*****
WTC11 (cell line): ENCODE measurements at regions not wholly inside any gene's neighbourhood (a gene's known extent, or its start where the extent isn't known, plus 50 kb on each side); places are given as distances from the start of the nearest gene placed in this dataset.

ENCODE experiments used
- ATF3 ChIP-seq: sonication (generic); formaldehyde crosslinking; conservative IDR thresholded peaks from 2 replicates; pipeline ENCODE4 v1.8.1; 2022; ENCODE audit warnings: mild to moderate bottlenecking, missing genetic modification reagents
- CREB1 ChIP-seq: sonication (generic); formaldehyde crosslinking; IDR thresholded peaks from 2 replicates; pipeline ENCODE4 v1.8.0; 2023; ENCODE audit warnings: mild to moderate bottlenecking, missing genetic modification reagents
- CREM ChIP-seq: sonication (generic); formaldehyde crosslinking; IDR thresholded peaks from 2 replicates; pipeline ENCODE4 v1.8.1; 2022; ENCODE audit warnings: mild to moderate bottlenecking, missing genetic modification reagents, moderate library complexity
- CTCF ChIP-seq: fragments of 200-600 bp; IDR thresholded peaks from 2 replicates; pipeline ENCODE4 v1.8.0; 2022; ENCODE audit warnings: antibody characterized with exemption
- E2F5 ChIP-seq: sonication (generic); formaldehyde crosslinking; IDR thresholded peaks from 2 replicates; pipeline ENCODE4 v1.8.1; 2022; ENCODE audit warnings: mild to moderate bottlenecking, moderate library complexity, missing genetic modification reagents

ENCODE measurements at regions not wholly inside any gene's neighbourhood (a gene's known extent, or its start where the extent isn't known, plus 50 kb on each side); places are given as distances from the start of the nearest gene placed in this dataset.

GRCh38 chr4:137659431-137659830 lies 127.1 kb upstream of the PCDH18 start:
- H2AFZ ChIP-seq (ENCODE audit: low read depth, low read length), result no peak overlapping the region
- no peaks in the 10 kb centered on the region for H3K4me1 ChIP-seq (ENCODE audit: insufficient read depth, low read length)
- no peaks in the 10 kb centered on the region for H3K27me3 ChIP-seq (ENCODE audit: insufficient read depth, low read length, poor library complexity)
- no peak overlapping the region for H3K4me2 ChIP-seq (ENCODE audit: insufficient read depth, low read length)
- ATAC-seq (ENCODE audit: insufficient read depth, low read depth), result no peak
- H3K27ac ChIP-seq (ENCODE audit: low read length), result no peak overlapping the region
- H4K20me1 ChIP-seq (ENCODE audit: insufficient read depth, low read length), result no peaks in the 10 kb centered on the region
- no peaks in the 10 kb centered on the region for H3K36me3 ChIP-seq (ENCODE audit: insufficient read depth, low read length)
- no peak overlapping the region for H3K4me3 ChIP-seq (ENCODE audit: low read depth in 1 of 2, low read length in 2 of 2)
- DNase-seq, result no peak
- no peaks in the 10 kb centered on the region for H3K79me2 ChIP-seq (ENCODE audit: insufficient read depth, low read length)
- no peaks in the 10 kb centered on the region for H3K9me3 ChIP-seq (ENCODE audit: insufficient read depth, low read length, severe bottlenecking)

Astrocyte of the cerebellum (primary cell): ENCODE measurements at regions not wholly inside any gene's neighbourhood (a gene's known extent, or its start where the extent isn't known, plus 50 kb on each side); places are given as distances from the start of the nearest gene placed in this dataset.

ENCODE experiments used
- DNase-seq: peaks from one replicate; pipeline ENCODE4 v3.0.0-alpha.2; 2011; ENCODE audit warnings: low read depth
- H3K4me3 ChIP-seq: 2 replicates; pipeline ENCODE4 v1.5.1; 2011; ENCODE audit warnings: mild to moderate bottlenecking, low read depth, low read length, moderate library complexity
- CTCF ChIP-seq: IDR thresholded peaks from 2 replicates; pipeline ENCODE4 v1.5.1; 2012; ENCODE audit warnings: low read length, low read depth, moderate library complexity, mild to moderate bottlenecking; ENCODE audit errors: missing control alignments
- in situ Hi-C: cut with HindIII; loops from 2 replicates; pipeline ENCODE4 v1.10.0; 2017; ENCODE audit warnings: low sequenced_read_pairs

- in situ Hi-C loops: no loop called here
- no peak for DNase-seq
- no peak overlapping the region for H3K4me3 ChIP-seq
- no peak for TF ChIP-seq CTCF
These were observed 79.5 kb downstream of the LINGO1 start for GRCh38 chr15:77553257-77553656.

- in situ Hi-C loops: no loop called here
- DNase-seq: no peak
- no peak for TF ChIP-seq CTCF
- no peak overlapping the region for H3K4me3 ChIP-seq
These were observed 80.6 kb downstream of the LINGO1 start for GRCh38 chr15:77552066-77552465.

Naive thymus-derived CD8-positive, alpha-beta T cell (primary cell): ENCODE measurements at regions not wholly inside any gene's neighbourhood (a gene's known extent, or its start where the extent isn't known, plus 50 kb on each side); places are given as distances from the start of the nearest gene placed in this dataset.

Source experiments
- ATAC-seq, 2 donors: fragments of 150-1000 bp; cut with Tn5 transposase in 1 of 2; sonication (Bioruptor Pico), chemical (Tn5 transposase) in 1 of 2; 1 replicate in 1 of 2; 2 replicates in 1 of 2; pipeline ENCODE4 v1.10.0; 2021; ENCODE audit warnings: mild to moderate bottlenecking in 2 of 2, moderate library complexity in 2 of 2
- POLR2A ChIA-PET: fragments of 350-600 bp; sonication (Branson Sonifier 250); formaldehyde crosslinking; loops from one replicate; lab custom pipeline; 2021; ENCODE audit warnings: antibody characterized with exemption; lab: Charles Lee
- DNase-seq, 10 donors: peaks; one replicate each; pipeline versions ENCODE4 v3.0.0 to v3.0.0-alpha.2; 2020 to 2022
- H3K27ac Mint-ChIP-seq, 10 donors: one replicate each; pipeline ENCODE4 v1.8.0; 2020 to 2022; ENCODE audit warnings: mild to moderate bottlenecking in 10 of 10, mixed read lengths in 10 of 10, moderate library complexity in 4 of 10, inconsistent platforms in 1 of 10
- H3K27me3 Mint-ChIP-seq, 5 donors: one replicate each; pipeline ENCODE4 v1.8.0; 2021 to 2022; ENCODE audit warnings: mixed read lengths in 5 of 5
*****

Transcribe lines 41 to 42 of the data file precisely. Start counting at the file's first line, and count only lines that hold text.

- POLR2A ChIA-PET: fragments of 350-600 bp; sonication (Branson Sonifier 250); formaldehyde crosslinking; loops from one replicate; lab custom pipeline; 2021; ENCODE audit warnings: antibody characterized with exemption; lab: Charles Lee
- DNase-seq, 10 donors: peaks; one replicate each; pipeline versions ENCODE4 v3.0.0 to v3.0.0-alpha.2; 2020 to 2022